For example, Amazon Web Services is a platform that equips startups to build products that meet customer needs like ordering a pizza through an Echo. Platforms like AWS have a brand, but customers don’t choose to subscribe to Netflix because they built on AWS.
Similarly, the church is a platform that equips saints to produce good works which satisfy God’s desires for them and for the world. God is the customer. The church gathered is not a product that meets the felt needs of those who attend. It is a place of shared discernment and pursuit of God’s will.
The Apostle Paul frequently used the analogy of building in reference to the Church where each person gets to build on the foundation of Christ and each person’s work will be tested at the return of Christ.
His description of worship gatherings in 1 Corinthians 14:26 seems to be an example of one way church services can be a platform for all members of the Body to exercise their gifts in an orderly way to build up the Body:
When you come together, each one has a hymn, a lesson, a revelation, a tongue, or an interpretation. Let all things be done for building up. (1 Corinthians 14:26)
There are other ways as well–steps to take that move from church as a product towards church as a platform.
Some parachurch ministries form vocational integration and discernment groups for people in different industries and spheres of society to practice the implications of the gospel in their work.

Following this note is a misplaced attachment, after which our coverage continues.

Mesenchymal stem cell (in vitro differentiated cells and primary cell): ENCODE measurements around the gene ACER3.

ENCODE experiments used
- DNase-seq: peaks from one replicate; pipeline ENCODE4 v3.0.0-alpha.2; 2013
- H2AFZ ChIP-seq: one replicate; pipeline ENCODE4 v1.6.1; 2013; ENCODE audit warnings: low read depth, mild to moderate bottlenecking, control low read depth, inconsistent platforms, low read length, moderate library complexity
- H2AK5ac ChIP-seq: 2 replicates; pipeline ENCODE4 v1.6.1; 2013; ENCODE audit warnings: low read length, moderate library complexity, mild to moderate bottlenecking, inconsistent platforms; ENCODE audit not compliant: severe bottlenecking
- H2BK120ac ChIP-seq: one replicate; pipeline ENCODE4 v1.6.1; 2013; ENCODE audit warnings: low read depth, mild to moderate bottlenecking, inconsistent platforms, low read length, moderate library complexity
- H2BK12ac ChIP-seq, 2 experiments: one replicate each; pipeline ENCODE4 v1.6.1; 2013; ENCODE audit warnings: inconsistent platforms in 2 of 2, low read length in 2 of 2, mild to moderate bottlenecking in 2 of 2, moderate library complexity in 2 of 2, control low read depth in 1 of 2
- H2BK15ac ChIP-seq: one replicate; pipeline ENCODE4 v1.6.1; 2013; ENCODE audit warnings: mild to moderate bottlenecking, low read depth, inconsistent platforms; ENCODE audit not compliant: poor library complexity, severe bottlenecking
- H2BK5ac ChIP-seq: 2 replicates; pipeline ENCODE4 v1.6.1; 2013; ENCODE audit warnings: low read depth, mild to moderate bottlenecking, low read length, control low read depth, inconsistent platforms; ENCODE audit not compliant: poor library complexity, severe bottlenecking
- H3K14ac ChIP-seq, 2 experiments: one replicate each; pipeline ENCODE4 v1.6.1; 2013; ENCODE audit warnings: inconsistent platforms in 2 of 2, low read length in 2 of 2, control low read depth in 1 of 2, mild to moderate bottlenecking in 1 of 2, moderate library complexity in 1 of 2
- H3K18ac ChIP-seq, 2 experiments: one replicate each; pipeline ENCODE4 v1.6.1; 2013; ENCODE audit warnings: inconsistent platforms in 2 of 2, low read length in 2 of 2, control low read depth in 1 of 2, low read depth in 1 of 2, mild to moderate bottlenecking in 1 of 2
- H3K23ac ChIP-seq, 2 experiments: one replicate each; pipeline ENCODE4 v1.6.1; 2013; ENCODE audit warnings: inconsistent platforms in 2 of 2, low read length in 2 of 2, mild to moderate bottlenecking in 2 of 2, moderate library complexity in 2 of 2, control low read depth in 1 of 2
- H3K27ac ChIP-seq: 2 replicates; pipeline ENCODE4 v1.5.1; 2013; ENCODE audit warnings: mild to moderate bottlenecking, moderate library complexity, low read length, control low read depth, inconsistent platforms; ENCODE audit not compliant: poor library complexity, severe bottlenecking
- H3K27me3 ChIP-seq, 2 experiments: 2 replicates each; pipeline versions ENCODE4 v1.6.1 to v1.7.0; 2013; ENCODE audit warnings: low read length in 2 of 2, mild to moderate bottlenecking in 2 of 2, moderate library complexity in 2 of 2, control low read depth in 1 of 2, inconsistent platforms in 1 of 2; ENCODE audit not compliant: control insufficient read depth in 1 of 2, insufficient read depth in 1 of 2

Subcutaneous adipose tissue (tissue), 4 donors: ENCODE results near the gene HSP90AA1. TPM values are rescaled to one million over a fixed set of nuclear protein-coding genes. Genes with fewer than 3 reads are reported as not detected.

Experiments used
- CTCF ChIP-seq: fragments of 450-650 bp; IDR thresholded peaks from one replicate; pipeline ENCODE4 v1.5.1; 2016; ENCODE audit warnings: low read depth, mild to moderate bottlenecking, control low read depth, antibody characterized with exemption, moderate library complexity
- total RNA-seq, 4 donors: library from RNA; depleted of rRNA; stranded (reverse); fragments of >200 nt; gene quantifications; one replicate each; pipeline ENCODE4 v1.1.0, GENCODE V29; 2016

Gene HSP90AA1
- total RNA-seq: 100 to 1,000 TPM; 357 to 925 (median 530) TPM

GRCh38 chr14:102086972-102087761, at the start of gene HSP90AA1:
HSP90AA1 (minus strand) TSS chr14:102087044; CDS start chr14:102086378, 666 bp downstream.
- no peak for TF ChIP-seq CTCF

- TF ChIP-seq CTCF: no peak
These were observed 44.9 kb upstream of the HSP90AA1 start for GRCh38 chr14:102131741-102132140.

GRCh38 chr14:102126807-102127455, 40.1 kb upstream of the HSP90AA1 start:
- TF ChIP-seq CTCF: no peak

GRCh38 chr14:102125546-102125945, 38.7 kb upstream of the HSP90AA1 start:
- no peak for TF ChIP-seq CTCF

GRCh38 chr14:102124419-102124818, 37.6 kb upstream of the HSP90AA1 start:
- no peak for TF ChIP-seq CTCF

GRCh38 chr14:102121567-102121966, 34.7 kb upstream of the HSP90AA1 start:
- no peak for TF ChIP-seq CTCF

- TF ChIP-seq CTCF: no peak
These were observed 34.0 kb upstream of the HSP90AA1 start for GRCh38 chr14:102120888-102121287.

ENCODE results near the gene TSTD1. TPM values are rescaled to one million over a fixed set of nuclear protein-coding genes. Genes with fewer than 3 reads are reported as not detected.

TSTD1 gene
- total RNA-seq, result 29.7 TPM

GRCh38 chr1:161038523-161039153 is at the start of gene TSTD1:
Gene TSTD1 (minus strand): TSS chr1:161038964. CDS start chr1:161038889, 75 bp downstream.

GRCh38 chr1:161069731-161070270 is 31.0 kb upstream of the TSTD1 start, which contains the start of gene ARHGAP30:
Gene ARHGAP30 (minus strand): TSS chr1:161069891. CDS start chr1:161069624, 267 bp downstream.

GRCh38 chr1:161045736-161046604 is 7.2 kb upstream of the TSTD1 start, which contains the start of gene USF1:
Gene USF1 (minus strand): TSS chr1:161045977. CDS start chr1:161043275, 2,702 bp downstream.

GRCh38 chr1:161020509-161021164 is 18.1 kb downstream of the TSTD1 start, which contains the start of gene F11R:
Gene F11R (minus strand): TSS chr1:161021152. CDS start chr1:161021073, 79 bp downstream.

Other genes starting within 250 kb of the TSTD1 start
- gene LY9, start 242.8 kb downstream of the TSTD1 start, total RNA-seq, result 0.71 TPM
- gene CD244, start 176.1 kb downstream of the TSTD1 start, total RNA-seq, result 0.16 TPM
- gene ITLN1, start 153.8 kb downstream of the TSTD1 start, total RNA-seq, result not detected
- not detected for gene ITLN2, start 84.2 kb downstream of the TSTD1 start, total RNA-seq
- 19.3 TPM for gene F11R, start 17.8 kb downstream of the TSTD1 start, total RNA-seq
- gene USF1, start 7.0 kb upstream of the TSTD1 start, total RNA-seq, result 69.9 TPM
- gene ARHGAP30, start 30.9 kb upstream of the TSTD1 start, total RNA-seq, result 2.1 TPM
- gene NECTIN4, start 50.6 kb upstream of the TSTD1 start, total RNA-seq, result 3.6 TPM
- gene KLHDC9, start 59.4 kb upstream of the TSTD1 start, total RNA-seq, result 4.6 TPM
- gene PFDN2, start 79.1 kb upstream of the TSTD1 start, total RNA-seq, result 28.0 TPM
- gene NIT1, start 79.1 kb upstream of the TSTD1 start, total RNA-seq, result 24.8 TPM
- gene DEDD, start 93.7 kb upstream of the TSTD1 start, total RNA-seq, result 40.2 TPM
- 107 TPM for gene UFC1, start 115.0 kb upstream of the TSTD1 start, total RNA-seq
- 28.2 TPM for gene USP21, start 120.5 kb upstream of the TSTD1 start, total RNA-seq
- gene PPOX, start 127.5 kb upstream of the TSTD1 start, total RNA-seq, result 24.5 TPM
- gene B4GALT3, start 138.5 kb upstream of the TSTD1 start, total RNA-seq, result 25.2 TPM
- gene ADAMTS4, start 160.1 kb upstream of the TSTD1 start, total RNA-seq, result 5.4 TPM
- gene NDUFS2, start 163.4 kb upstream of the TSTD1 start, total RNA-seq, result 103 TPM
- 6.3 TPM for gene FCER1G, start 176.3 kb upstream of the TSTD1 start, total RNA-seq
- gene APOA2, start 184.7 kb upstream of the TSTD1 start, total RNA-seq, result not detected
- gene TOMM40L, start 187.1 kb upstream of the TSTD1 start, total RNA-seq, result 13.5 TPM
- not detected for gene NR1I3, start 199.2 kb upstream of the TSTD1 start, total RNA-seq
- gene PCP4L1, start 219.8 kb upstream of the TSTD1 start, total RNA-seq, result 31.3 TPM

And some events like hackathons, which can be extended to prayathons, preachathons and pitchathons, facilitate in an orderly way the sharing and exercise of every member’s gifts, ideas and contributions to build up the Body of Christ.
The common thread in these models is that every member of the Body of Christ is doing the work of the ministry together with their Spirit-given gifts.
This is how the Body is built up according to Paul in Ephesians 4:
[God] gave the apostles, the prophets, the evangelists, the shepherds and teachers, to equip the saints for the work of ministry, for building up the body of Christ, until we all attain to the unity of the faith and of the knowledge of the Son of God, to mature manhood, to the measure of the stature of the fullness of Christ, so that we may no longer be children, tossed to and fro by the waves and carried about by every wind of doctrine, by human cunning, by craftiness in deceitful schemes. Rather, speaking the truth in love, we are to grow up in every way into him who is the head, into Christ, from whom the whole body, joined and held together by every joint with which it is equipped, when each part is working properly, makes the body grow so that it builds itself up in love.
In this picture, our church gatherings and institutions become like a spiritual infrastructure or spiritual skeleton, connecting people who are equipped and activated to build up the Body of Christ.
A New Role for Pastors?
Many pastors and laypeople are burnt out because they are not fulfilling their roles. Pastor teachers are not to do the work of the ministry, it is too much for them! They are to teach and equip the saints. And this goes far beyond preaching a sermon or visiting someone in the hospital.